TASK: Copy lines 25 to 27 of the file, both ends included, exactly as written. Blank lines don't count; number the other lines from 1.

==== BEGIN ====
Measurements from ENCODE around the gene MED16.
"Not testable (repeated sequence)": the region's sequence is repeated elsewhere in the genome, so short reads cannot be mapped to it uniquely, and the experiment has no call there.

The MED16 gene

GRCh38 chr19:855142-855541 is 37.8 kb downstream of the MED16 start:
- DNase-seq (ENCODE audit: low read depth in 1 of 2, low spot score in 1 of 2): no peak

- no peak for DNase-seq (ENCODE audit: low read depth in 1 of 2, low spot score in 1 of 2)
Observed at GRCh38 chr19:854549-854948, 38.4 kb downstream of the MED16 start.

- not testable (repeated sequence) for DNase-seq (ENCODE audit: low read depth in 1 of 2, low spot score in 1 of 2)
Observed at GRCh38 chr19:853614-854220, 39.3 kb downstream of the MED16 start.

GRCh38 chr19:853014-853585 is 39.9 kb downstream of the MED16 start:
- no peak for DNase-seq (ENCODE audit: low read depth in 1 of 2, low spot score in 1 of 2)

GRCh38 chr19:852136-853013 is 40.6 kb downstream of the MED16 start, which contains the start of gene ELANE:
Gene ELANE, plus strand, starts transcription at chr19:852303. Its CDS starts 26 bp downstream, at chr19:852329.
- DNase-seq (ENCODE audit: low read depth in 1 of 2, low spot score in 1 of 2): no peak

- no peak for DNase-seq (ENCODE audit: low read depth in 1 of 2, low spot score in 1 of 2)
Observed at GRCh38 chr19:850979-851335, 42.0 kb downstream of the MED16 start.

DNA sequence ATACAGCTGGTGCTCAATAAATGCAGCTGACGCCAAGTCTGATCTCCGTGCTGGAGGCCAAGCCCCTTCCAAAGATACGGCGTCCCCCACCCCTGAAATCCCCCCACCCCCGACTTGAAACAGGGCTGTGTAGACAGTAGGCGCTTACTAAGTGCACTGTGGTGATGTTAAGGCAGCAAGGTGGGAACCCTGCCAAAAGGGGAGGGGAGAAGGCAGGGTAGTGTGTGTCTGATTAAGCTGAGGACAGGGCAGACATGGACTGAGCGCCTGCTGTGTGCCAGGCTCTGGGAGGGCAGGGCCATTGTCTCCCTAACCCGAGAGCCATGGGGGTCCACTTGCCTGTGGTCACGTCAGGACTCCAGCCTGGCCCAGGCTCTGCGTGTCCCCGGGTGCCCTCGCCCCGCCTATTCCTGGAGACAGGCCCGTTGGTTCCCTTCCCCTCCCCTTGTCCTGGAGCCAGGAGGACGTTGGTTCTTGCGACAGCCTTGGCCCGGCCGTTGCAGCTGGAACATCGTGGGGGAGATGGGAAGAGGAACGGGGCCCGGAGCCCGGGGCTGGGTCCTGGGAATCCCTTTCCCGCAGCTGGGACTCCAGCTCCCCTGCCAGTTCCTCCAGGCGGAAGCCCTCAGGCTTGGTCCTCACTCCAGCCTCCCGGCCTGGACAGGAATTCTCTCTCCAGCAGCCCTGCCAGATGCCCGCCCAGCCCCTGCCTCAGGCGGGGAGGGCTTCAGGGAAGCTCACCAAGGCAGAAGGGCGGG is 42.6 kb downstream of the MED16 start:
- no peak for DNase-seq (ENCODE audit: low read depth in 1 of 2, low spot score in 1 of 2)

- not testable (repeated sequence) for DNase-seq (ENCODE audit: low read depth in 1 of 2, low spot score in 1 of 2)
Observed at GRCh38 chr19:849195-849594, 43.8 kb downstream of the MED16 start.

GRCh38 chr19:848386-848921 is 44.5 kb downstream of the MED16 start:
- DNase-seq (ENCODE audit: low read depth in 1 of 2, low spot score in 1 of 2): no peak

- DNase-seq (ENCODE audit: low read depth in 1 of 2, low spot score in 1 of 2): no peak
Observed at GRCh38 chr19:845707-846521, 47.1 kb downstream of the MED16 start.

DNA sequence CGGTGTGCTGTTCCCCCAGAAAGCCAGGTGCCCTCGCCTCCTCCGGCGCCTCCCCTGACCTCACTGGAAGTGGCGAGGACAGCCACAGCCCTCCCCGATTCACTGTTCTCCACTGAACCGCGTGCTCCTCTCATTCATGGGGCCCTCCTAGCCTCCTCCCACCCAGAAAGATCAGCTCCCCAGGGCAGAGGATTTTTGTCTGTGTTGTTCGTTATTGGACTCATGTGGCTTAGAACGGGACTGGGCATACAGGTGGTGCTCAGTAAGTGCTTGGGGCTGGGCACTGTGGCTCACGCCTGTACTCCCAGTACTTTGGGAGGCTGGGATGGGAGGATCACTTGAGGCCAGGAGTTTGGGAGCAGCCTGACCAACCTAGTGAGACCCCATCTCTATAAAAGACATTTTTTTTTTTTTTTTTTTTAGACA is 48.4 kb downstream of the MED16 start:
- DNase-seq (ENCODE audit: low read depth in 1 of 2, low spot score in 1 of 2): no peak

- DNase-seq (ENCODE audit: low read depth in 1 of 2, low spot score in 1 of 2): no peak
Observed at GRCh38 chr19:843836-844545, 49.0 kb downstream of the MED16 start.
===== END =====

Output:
DNA sequence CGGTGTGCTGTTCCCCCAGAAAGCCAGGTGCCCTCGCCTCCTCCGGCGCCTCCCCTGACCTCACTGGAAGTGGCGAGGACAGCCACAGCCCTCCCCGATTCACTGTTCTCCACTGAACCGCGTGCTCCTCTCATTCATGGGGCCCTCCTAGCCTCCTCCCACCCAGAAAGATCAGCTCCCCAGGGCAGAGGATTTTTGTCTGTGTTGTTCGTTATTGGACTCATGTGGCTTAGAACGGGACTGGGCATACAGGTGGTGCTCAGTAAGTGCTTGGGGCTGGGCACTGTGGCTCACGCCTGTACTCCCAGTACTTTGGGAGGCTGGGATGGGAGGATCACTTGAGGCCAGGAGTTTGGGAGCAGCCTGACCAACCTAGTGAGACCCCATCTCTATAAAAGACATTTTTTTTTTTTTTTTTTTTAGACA is 48.4 kb downstream of the MED16 start:
- DNase-seq (ENCODE audit: low read depth in 1 of 2, low spot score in 1 of 2): no peak

- DNase-seq (ENCODE audit: low read depth in 1 of 2, low spot score in 1 of 2): no peak